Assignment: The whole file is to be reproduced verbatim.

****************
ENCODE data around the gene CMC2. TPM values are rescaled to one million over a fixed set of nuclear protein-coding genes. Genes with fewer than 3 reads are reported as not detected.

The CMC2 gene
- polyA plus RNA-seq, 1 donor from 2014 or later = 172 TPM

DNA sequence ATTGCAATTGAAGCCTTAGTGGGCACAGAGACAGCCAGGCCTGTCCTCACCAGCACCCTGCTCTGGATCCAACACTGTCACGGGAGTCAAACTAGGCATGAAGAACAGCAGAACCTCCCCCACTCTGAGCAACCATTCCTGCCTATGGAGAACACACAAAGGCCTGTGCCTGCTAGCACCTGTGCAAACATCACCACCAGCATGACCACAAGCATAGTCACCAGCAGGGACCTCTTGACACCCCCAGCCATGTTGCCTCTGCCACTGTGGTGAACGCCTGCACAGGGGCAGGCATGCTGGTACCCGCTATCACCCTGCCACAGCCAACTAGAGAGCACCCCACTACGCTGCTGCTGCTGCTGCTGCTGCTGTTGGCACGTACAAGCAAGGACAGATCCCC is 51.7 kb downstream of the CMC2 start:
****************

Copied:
ENCODE data around the gene CMC2. TPM values are rescaled to one million over a fixed set of nuclear protein-coding genes. Genes with fewer than 3 reads are reported as not detected.

The CMC2 gene
- polyA plus RNA-seq, 1 donor from 2014 or later = 172 TPM

DNA sequence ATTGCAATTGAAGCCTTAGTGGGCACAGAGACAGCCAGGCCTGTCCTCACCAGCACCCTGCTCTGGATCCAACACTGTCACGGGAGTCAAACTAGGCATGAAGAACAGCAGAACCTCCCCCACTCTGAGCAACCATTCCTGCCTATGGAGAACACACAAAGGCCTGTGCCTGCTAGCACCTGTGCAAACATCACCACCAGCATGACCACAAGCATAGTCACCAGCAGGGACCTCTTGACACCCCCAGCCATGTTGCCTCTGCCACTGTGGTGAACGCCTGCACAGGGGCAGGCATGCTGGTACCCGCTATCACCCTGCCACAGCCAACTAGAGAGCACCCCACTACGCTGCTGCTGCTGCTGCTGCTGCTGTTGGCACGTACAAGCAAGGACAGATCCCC is 51.7 kb downstream of the CMC2 start: